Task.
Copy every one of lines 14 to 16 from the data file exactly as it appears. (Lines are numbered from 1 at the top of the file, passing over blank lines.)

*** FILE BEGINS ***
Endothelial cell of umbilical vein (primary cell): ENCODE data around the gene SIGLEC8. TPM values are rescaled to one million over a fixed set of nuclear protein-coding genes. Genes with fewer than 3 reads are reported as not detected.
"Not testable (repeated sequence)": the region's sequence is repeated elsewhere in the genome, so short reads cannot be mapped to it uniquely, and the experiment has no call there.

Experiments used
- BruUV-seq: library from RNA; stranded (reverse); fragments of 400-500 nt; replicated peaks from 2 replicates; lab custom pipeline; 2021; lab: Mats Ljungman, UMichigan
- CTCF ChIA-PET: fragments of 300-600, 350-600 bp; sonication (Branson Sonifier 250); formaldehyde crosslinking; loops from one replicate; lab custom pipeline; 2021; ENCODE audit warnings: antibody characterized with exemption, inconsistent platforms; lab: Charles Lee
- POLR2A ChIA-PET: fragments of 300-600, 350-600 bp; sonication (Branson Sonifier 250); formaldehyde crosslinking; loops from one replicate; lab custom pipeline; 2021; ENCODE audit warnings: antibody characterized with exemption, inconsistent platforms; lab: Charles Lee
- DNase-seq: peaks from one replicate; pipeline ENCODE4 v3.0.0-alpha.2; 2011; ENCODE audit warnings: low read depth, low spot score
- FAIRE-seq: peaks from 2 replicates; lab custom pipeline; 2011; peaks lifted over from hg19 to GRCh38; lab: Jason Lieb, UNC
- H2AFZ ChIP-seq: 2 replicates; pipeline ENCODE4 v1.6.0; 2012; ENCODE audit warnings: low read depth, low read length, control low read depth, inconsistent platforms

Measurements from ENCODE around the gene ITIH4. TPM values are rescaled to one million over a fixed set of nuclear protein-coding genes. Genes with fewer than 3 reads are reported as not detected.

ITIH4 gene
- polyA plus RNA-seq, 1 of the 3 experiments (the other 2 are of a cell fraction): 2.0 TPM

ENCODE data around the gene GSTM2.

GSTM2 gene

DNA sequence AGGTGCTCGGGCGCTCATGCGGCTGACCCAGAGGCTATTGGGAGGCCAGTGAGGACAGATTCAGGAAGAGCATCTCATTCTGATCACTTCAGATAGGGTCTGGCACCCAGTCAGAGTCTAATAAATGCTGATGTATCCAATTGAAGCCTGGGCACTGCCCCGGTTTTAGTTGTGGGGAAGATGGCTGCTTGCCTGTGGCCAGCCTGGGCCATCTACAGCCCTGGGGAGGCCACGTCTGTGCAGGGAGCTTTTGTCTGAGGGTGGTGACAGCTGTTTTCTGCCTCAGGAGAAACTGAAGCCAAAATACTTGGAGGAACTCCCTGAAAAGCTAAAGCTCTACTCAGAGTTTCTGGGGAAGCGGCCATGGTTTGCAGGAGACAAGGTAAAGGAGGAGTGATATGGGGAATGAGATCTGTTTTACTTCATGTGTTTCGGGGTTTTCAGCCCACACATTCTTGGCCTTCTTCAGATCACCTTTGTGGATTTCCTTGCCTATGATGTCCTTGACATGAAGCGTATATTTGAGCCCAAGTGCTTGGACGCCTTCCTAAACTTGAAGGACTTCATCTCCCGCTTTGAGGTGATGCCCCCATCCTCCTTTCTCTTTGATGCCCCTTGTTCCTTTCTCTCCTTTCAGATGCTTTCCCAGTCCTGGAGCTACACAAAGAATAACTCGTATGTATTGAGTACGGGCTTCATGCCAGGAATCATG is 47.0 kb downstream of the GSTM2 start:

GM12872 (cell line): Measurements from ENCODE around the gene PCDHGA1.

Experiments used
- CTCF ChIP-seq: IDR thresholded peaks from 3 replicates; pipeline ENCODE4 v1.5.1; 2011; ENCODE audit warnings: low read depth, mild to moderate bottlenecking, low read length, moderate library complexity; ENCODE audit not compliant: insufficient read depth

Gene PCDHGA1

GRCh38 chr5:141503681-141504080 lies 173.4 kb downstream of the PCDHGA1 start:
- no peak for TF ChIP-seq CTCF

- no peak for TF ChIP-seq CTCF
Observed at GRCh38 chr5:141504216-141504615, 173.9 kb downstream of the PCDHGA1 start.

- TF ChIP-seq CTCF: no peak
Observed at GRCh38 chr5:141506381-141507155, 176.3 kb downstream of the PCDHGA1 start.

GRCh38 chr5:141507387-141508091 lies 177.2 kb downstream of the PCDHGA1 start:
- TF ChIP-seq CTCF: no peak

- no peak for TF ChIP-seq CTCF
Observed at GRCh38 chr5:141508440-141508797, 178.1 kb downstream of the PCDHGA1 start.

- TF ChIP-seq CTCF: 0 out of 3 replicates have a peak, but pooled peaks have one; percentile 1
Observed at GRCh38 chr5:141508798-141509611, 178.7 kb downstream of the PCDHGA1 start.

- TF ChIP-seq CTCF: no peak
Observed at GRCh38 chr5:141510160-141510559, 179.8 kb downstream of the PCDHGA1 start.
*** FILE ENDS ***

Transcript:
GSTM2 gene

DNA sequence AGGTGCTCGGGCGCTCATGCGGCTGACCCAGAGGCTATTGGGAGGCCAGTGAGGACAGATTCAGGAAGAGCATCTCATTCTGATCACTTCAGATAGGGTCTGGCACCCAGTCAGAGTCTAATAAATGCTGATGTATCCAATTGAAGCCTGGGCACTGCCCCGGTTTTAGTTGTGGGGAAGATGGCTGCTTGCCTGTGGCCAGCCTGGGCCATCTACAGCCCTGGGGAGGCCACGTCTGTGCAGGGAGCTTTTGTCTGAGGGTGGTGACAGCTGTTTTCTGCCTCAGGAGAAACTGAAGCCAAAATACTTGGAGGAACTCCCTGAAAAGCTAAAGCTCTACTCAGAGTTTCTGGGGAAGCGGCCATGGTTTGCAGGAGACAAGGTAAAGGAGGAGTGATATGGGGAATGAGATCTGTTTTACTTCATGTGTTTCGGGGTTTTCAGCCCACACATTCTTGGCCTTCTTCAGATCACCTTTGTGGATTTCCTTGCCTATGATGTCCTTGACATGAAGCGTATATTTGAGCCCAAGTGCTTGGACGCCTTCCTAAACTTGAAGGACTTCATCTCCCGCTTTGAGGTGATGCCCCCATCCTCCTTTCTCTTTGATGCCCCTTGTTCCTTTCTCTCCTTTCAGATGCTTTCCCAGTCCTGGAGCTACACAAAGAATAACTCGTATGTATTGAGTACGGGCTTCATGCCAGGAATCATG is 47.0 kb downstream of the GSTM2 start:

GM12872 (cell line): Measurements from ENCODE around the gene PCDHGA1.